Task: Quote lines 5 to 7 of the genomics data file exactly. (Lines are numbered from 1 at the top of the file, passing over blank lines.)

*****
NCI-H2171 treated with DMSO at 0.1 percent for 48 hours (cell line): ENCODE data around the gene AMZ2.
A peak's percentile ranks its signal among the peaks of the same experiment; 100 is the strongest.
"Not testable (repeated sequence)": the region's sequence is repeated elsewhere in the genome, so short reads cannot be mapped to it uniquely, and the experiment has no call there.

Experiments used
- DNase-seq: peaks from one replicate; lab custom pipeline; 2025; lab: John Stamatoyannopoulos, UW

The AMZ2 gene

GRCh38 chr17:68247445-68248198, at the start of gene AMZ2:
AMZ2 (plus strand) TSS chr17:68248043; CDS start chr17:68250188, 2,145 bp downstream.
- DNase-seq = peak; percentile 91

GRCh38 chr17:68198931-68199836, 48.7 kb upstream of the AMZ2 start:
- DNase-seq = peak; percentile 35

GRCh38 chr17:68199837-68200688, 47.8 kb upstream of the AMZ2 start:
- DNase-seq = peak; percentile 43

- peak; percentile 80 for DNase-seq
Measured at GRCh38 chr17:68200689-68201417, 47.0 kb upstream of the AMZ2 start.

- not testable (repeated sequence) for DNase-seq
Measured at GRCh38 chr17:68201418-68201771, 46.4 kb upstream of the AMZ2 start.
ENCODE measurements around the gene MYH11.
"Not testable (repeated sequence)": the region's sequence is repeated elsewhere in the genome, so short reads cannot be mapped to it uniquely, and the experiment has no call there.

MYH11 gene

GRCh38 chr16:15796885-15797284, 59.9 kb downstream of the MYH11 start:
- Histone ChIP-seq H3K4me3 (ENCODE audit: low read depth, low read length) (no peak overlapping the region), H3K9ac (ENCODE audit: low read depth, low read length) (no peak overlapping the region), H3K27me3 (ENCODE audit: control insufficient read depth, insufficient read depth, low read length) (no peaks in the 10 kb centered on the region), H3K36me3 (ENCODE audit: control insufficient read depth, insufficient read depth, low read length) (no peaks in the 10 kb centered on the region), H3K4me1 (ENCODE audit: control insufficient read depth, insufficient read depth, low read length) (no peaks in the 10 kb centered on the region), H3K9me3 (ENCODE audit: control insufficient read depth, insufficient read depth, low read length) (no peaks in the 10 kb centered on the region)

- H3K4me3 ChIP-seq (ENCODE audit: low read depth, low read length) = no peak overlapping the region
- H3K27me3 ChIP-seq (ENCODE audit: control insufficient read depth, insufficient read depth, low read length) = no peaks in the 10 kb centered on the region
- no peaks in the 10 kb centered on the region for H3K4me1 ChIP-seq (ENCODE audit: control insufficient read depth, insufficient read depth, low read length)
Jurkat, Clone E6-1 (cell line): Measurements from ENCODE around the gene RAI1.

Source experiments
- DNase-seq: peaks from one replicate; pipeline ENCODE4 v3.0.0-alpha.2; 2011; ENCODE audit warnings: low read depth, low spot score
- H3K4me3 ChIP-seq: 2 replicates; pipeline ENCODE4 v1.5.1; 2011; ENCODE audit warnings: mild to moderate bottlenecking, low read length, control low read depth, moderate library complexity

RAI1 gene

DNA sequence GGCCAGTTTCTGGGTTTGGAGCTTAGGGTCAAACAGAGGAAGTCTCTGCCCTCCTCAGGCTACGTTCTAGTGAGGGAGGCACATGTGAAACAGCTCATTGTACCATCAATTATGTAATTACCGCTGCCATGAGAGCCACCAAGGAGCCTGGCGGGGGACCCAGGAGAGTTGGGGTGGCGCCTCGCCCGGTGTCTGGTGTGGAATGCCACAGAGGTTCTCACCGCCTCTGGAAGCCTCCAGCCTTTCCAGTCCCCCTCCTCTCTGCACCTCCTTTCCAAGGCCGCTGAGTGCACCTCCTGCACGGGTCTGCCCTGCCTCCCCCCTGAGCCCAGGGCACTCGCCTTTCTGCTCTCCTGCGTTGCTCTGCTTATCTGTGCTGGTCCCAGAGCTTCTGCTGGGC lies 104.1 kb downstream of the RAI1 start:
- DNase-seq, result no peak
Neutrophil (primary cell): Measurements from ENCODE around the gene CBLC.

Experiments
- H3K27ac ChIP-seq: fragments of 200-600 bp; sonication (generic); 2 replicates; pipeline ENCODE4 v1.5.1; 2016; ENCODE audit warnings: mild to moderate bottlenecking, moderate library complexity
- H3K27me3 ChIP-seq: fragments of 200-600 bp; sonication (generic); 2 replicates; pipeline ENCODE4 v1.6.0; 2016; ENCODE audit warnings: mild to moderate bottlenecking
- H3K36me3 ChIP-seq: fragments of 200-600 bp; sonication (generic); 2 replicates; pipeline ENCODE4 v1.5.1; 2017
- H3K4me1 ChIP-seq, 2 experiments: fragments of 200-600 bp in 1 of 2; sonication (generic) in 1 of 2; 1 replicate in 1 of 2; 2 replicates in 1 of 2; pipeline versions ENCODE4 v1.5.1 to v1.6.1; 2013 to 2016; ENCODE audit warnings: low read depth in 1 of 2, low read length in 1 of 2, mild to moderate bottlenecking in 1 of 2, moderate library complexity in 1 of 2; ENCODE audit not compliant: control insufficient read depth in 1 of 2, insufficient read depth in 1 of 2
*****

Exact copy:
- DNase-seq: peaks from one replicate; lab custom pipeline; 2025; lab: John Stamatoyannopoulos, UW

The AMZ2 gene

GRCh38 chr17:68247445-68248198, at the start of gene AMZ2: